One particularly enjoyable aspect of the Nashville Predators' season so far has been the power play, which has defied all expectations, currently ranking 4th by the NHL's conventional measure, PP%, at 20.4%. It has connected for at least one goal in 5 straight games, providing a boost which keeps Nashville in the middle of the overall Goals Per Game standings, and remains at this point perhaps their most dependable area of performance so far.
But Preds fans can't help but wonder. Is all this too good to be true?
Here's what Barry Trotz had to say on the subject at the Skate of the Union over the summer (jump to the 4:30 mark):
The key points that he discussed then were to get more shots on net and diversify the attack beyond Shea Weber. So how's that working out so far?
Team-wide, shots are up
Well what do you know, for a team which has struggled so mightily in the Shots For & Against battle in 5-on-5 play, the power play is indeed firing pucks more often:
|Season||5-on-4 Shots For/60 Minutes||Rank|
Now, I don't think the difference here is that visible to the naked eye during a particular game (the difference is less than a shot per game on the PP), so it's not like the mob yelling "SHOOOOOOOT" is really going to be pacified any time soon. That's OK, however, as frankly I'd rather continue to have that message drilled into the Preds' heads!
One likely cause that I know people will point to is the addition of Lane Lambert to the coaching staff, but it doesn't appear that we can give him all the credit here. I had the chance to attend practice today, and it was Barry Trotz at one end of the rink working the PP units, being very vocal and demonstrative about how he wanted the group to set up and attack the penalty killers. As he's faced some of the criticism in years past for the power play's failures, we have to give him credit for not only coming up with a scheme that's been more effective, but doling out the ice time differently, too.
Young Guns Leading Away
The major change up front we've seen is how much the young guns have taken over. The Preds' top 3 forwards in power play ice time per game are Colin Wilson (who is in his 2nd full NHL season), Patric Hornqvist (in his 3rd), and Craig Smith (in his 1st).
Perhaps the most interesting aspect of this PP rejuvenation, however, is the fact that the guy we'd expect to be a major force in front of the net, Patric Hornqvist, hasn't cashed in so far. Despite all that ice time, Hornqvist has zero points in 5-on-4 play so far this season! He does have a goal and an assist in 5-on-3, but that's like shooting ducks in a
barrel Bridgestone Arena compared to 5-on-4, which is how 90% or more of power play time is spent.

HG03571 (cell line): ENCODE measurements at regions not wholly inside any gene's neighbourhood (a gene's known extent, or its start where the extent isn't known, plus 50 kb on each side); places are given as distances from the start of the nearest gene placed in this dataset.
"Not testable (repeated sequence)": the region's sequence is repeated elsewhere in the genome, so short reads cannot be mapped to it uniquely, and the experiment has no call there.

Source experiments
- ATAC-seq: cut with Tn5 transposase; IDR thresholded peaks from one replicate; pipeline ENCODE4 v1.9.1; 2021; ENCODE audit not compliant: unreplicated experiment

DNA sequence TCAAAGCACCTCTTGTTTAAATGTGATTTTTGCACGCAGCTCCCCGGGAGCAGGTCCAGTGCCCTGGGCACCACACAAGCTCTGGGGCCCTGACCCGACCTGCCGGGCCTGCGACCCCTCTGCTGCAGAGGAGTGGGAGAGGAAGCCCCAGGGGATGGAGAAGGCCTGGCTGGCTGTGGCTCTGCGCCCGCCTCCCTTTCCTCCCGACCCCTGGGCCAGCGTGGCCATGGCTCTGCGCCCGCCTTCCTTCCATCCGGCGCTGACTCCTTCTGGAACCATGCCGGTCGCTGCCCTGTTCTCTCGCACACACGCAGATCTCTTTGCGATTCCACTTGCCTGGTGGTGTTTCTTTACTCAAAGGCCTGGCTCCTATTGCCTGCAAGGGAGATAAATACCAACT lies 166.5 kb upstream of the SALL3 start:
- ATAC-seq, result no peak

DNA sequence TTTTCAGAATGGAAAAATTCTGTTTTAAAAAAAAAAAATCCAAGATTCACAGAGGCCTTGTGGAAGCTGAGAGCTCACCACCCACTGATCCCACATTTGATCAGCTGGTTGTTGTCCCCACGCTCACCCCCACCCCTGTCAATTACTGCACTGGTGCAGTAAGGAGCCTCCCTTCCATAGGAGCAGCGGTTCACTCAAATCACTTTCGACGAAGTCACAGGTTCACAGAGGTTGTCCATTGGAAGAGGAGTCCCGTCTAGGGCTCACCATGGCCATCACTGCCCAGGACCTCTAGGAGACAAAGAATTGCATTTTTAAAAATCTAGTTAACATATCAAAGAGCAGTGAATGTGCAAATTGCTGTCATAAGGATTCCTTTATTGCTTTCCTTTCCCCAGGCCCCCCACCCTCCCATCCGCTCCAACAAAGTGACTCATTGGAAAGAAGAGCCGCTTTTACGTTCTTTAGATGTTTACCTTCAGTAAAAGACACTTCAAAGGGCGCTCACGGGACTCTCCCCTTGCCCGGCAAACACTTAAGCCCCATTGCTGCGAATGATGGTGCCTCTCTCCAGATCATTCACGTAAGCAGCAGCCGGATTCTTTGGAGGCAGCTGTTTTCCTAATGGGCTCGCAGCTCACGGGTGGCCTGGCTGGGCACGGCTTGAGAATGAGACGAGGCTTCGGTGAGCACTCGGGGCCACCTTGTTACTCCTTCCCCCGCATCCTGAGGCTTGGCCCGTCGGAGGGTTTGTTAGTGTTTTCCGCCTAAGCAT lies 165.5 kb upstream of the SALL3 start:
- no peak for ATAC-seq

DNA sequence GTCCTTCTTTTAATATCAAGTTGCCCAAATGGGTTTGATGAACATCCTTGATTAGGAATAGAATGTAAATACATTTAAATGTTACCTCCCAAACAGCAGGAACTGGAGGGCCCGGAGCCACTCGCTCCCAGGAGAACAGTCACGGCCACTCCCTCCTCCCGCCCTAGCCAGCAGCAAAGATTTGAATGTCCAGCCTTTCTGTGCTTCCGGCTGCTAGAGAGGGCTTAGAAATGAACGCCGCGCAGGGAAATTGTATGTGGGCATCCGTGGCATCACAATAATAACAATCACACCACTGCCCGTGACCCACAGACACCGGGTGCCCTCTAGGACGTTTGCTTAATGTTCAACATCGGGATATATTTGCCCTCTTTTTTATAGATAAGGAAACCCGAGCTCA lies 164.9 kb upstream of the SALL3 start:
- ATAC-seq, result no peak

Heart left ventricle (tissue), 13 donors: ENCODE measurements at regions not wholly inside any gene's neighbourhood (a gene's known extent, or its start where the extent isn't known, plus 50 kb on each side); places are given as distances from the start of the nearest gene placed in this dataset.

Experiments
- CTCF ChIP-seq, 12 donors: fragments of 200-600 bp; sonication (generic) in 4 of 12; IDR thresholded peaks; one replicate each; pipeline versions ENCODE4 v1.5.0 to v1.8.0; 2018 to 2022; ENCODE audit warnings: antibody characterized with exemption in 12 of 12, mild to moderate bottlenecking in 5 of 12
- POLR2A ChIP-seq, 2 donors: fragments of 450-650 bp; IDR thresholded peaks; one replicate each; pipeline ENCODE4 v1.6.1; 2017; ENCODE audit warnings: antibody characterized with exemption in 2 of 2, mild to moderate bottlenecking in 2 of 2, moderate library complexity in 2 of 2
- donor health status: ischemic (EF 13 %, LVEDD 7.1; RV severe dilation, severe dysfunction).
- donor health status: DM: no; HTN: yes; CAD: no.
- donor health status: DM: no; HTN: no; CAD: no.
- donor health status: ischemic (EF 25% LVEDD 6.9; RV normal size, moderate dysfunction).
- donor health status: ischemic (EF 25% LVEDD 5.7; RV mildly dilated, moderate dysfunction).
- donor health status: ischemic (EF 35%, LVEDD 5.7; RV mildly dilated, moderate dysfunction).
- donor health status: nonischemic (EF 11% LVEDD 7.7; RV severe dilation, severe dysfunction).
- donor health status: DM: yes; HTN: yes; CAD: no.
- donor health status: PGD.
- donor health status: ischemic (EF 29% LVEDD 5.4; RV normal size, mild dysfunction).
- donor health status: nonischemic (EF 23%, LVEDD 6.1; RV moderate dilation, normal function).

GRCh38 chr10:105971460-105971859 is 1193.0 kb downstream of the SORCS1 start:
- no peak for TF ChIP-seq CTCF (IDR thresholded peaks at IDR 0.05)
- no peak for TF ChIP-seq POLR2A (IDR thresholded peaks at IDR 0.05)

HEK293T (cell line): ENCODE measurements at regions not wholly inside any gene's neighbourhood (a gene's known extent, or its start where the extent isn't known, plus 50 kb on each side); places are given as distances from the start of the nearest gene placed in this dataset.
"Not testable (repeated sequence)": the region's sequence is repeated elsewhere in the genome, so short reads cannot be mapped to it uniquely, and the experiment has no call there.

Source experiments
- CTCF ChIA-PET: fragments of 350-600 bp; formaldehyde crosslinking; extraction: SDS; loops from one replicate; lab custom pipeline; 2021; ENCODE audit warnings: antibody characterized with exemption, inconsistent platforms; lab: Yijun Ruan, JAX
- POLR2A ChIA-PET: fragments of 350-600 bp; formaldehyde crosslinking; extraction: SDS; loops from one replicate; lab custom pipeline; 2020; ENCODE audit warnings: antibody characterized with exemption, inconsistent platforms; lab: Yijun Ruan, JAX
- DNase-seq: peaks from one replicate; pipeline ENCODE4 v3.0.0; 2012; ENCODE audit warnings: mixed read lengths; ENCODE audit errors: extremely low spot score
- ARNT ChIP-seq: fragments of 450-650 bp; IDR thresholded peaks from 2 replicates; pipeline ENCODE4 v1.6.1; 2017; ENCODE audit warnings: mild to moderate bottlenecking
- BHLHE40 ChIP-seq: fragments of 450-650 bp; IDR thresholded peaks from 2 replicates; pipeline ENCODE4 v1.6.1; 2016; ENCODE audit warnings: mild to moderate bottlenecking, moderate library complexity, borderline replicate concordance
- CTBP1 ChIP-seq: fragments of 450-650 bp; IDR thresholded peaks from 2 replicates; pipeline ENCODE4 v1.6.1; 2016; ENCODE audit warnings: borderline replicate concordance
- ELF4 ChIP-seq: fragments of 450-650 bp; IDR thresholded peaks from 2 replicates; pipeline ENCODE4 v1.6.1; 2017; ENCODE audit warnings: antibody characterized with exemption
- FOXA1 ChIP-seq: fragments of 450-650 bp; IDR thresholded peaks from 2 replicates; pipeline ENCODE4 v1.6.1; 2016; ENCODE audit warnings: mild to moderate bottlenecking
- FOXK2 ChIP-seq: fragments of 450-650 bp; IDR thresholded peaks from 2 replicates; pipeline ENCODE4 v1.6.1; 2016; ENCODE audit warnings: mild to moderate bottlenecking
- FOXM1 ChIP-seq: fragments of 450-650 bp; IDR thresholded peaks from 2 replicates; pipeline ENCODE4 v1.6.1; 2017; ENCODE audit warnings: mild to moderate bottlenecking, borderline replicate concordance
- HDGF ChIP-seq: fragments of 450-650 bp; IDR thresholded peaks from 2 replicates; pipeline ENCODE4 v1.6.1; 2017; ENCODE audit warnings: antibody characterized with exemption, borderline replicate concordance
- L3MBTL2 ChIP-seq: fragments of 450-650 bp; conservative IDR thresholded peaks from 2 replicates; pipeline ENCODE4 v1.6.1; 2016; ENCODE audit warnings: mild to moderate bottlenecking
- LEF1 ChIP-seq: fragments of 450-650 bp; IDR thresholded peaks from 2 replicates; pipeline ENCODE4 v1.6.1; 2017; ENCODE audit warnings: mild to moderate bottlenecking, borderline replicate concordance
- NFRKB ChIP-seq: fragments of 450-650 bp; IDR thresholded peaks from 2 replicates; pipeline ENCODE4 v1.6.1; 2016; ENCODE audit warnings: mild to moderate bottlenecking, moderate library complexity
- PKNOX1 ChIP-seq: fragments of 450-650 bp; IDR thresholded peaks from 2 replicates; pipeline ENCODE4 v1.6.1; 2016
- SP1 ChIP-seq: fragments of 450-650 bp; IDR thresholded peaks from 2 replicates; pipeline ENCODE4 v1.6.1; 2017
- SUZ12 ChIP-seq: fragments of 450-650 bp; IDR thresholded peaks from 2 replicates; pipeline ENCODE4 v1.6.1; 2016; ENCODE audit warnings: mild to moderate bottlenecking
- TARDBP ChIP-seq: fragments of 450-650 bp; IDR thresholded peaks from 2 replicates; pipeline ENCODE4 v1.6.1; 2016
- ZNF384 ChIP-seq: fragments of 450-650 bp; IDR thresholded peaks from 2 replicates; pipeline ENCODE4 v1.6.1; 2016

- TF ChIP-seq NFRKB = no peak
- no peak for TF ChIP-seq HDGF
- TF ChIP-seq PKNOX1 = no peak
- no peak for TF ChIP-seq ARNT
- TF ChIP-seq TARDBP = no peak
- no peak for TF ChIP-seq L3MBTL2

Nashville Predators 5-on-4 Ice Time, Scoring, and Ice Time Difference from 2010-2011
Data from Behind the Net
That's right, Shea Weber & Ryan Suter are actually getting more power play work than they did last year, due to a number of factors: the departure of Cody Franson, Francis Boullon's time on the injured list, and the fact that Jonathon Blum hasn't yet been able to command more of a role there. Weber leads the team with 4 power play goals, and Suter is just behind with 3, so the diversification goal hasn't been met yet, but I'm sure not going to complain.
There was one wrinkle I saw at practice today which may provide another answer on the blueline, but I'll just sit on that until we see it in game action, before looking at it as anything more than an idea bandied about on an off-day.
Up front, however, I'm struck by the ascension of Wilson & Smith, along with the greater role that David Legwand is playing. It's refreshing to see a coach willingly hand the keys over to the kids when they're getting the job done, rather than condemn them to a supporting role in favor of veterans. We see the same factor at work in Edmonton, where the 6th-ranked Oilers PP is led in ice time by names like Nugent-Hopkins, Eberle & Hall.
Built To Last?
The question on all our minds, of course, is whether this is just a mirage, or will the Predators' PP continue to rise to the challenge?
There's actually some good reason for optimism here; while I've had no hesitiation to call "FLUKE" on goal-scorers like Sergei Kostitsyn and Blake Geoffrion last season, the Preds power play appears to be the real thing so far. Fundamental metrics (Shots For) are driving the results here, not some fluky shooting percentage that's bound to fall back to earth (the Preds are 8th in 5-on-4 shooting percentage at 13.2%).
And just think, they've gotten this far without significant scoring contributions from Patric Hornqvist. If he can start popping a few in, that area which has long been a sore spot for Preds fans could develop into a real source of pride.